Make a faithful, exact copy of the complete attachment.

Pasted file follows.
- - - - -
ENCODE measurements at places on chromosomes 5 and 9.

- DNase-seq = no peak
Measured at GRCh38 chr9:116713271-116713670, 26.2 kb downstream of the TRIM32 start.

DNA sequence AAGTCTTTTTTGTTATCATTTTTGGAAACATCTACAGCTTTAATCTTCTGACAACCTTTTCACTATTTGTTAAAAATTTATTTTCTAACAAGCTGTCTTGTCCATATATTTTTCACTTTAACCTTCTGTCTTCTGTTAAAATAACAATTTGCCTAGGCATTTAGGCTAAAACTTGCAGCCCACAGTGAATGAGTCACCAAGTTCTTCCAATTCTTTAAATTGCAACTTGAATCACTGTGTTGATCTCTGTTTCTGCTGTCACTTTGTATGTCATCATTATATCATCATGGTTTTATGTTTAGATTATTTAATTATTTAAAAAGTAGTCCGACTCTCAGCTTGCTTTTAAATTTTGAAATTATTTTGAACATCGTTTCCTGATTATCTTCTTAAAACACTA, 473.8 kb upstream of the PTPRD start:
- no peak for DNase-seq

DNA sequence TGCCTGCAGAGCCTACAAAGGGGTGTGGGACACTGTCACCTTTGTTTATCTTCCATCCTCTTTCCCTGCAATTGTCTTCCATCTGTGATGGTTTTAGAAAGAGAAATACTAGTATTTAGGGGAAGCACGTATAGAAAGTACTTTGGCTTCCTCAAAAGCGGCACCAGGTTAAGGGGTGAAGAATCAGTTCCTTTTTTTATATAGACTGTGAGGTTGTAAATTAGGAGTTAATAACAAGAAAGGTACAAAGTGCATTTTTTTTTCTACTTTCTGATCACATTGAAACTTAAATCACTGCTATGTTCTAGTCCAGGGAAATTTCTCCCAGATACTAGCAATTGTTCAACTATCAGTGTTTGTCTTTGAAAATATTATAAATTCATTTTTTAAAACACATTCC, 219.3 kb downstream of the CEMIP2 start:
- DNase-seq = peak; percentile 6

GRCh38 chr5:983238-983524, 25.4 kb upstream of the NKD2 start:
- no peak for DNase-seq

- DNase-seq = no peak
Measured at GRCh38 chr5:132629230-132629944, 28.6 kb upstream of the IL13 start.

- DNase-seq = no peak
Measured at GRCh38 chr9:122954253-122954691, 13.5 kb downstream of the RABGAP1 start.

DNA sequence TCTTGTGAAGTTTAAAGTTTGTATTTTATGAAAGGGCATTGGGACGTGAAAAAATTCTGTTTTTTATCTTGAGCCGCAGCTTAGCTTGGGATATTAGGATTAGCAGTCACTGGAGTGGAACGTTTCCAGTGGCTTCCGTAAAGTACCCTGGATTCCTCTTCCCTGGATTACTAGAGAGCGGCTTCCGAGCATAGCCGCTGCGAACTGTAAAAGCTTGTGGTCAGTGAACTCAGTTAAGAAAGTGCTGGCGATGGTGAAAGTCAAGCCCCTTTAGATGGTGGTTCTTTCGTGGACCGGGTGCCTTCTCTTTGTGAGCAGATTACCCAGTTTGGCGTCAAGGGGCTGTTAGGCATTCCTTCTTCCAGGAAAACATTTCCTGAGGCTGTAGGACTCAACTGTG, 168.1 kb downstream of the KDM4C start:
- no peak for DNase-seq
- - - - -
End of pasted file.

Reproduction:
ENCODE measurements at places on chromosomes 5 and 9.

- DNase-seq = no peak
Measured at GRCh38 chr9:116713271-116713670, 26.2 kb downstream of the TRIM32 start.

DNA sequence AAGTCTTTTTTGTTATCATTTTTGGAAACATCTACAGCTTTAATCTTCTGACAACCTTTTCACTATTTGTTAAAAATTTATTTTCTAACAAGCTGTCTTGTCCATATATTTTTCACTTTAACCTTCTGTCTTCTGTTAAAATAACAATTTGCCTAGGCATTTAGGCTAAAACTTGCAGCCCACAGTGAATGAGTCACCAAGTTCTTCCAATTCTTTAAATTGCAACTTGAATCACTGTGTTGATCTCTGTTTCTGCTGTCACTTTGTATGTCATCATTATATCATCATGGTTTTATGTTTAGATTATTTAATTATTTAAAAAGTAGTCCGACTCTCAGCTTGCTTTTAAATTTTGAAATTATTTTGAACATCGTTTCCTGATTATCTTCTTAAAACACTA, 473.8 kb upstream of the PTPRD start:
- no peak for DNase-seq

DNA sequence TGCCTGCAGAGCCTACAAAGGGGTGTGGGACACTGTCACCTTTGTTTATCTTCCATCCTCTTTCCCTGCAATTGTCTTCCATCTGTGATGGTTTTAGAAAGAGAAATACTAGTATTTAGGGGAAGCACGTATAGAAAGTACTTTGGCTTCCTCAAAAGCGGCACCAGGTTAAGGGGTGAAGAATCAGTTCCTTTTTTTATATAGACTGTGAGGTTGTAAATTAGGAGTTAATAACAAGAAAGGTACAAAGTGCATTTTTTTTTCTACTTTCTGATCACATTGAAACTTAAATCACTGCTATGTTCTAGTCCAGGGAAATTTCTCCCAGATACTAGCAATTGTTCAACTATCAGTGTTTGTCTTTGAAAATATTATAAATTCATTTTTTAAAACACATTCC, 219.3 kb downstream of the CEMIP2 start:
- DNase-seq = peak; percentile 6

GRCh38 chr5:983238-983524, 25.4 kb upstream of the NKD2 start:
- no peak for DNase-seq

- DNase-seq = no peak
Measured at GRCh38 chr5:132629230-132629944, 28.6 kb upstream of the IL13 start.

- DNase-seq = no peak
Measured at GRCh38 chr9:122954253-122954691, 13.5 kb downstream of the RABGAP1 start.

DNA sequence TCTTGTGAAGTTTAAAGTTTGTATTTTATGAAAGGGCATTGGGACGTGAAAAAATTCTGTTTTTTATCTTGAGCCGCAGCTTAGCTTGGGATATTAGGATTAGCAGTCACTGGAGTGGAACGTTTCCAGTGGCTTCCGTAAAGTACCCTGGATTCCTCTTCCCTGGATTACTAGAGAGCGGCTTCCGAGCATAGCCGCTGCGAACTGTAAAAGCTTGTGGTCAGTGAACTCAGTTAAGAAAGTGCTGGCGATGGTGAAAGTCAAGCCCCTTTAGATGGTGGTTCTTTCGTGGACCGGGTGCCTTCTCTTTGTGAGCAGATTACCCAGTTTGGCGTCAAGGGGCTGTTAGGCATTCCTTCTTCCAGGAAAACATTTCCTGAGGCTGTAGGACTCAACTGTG, 168.1 kb downstream of the KDM4C start:
- no peak for DNase-seq